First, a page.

Mercian Way Tour Part 2 Posted on 21 Jun 09:57 , 0 comments

Day 2 dawned dry, but the forecast was for "rain later" so we decided to make an early (for us!) start and were away at 8.45am straight after a full English breakfast at the Bull's Head. We were headed for Worcester for our 2nd overnight stop.

A word about navigation. We had bought the cheap, useful but not very durable Sustrans maps and Will had invested in the Ordnance Survey Maps for the areas of the tour, but the turn-by-turn directions from Google Maps (other navigation apps are available) on his iPhone were generally spot-on. I did keep checking the paper maps, as I was a bit doubtful, but Google would have got us there no problem. We have done quite a few Sustrans routes now and there is a tendency for them to take you on wide loops up huge hills to take advantage of a "traffic-free route", or to avoid 1/2 mile of "main road", probably no busier than the road outside your house! So having some old fashioned paper maps helped me to  avoid these nonsense detours. On occasion the Google Maps route would take a totally illogical route - for example 9 miles along the A38 rather than a much more direct route along quiet lanes and through pretty villages, but we found that ignoring  the directions and taking our preferred route soon caused it to re-route and choose the route we were taking anyway!

After cruising down the hill from our hotel, such a traffic free route was suggested, mainly along the path of the old railway, now occupied by the preserved Severn Valley Steam Railway.

It was a bit "off roady" in places but my 42mm Grand Bois Hetres coped very well and gave me a comfy ride. Will never complained about the 32mm Grand Bois on his bike either, so I guess he found it OK too. Pretty countryside and the Severn Valley Railway chugging back and forth. Shame it was diesel not a steamer.

It was misty and drizzly under the trees, but we didn't really get wet. Anyway it soon cleared into a nice spring day once we back on the tarmac again. We stopped to look at this castle and to take off our waterproof tops. In fact Google played one of its little tricks and we passed the castle twice. Out with the "proper maps" and we were soon stopped in Bewdley for a break at the bakery.

This leg from Bridgnorth to Stourport on Severn was the prettiest part of the trip following close to the river most of the way, then skirting around Kidderminster to Hartlebury -where we ground to a halt. Despite my taking Will's new bike on a shake-down trip earlier in the week, his headset had rattled loose on the bumpy off road section at the beginning of the day. Also the Velo Orange Copenhagen kick stand had come loose. It has to be said that the stand had proved really useful on the tour but now it was loose and catching on the cranks. Neither of us had an 8mm Allen key or a 32mm headset spanner so we couldn't fix it on the road. It was Saturday afternoon and there was no bike shop in Hartlebury. Worcester was the nearest and I was particularly looking forward to the last section of the run into Worcester from Droitwich along the Worcester and Birmingham canal towpath. I have done this trip by boat a few times.  Will thought he could nurse the bike the last 10 miles or so with maybe a cable tie or two, but we were worried that by the time we got to Worcester the bike shops would be closed. We were just checking whether there was a Halfords, when the predicted heavy rain started. We were on Station Road in Hartlebury, so the 10 minute train ride into Worcester was a no-brainer and we were soon benefitting from the free loan of tools from the fantastic Worcester Cycle Centre.  I  have to say Worcester is the most cycle unfriendly city I have ever cycled in. The drivers specialised in close passes and the pedestrians were abusive. I was cycling along a bus lane (it's allowed isn't it?) and an old man shook his walking stick at me and said "you'm not allowed to ride along here!" just five minutes later an old woman shouted from the pavement "you want to watch where you're going!" I am sure that I was. The guy at Worcester Cycle Centre said "all the other bike shops have gone out of business". Can't say I'm surprised. The hotel was a short walk from the city centre and was far from welcoming. Despite emailing ahead and checking there was somewhere to leave our bikes, we were told we could leave them in the garden. This "garden" was full of scrap and broken glass and the only security was a fence that fell down when a bike was leaned against it. There was a very nice brick built garage with a shiny motorbike and a car.  I asked could we leave the bikes in the garage and was told "we don't have a garage". The only door to the garage opened into the "garden"... The manager adopted a "selective understanding" communications sometimes used to advantage by non-native English speakers. Will is a very patient and persuasive negotiator and soon our bikes were snug under the stairs. We found a nice restaurant a short walk into the city. The hotel was nicely refurbished inside but the outside looked totally derelict. The breakfast was good too.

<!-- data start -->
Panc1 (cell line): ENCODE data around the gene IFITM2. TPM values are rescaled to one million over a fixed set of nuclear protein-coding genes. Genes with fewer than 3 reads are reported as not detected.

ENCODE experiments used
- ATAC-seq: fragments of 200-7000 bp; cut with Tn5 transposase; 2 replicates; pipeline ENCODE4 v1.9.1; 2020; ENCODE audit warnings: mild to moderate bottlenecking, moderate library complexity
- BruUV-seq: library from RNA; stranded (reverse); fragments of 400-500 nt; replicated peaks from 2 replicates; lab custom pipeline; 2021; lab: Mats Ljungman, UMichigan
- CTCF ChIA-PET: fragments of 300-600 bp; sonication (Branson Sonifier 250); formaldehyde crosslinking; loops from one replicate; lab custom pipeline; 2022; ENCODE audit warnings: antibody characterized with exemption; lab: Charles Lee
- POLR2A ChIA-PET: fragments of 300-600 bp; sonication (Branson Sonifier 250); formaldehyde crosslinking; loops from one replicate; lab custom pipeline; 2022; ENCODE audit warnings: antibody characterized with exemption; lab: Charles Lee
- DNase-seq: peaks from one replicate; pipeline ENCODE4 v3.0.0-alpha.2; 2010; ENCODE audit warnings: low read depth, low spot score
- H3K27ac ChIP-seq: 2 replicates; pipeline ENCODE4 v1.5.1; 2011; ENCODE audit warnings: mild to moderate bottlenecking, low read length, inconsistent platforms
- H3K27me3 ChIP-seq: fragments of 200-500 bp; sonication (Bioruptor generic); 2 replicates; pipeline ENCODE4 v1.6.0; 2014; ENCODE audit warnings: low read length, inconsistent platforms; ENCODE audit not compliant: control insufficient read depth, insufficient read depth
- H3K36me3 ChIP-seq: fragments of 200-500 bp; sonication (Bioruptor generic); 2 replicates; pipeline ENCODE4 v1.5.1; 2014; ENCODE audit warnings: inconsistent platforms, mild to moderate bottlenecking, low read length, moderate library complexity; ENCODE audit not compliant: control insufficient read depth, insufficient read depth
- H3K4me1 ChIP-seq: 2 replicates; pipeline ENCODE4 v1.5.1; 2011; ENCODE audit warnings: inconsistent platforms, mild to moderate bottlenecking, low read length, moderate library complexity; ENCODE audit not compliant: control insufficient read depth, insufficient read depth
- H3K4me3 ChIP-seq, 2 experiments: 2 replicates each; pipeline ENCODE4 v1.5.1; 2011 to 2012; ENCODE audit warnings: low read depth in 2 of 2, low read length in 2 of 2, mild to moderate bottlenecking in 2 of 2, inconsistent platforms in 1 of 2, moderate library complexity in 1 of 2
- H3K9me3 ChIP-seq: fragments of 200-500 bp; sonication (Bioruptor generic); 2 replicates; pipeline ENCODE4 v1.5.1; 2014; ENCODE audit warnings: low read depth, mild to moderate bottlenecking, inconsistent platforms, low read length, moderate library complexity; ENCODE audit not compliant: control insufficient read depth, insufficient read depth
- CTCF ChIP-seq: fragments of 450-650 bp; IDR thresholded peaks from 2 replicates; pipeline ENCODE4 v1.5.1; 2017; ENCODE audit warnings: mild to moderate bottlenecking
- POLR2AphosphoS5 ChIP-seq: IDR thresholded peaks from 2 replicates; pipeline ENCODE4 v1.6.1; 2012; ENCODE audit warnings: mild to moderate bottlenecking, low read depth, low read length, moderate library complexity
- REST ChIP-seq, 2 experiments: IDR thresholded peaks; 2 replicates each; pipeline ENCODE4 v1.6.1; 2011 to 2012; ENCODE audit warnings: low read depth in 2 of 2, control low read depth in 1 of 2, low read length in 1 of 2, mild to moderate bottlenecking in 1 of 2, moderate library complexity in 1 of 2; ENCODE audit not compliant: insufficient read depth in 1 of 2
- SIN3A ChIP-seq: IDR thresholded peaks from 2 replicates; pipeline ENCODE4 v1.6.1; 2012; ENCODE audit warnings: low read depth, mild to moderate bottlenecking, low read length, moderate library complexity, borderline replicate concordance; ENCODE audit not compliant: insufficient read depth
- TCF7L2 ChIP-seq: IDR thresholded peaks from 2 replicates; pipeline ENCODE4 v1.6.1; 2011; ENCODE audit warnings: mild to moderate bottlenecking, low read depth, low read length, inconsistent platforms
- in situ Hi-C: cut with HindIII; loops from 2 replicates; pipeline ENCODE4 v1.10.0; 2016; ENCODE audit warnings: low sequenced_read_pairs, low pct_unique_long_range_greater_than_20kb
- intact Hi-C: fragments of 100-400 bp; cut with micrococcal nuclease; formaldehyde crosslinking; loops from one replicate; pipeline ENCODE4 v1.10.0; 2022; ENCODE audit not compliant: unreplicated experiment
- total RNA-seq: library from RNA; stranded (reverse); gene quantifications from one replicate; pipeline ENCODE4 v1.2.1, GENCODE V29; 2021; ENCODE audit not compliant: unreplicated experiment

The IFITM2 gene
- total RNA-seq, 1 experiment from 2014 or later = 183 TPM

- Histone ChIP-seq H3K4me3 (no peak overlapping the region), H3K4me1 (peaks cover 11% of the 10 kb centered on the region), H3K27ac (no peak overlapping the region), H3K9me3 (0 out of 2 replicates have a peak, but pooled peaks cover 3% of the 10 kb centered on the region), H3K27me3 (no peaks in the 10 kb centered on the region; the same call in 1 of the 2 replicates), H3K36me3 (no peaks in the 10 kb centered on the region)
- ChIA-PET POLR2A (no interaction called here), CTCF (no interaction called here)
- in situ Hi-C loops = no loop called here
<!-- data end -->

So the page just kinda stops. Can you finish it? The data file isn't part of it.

The forecast for Day 3 was good so we set off on  Route 45 towards Gloucester. The Worcestershire roads were glorious for cycling - flat and quiet and being Sunday morning there were loads of cyclists out enjoying a morning on their bikes. It was a fast ride and soon we found ourselves in Tewksbury, screaming down a steep hill into the town, whereupon the heavens opened. Fortunately we were a few yards from Costa Coffee, so after short coffee break the sun was shining and we were off again on our way to Gloucester. (to be continued).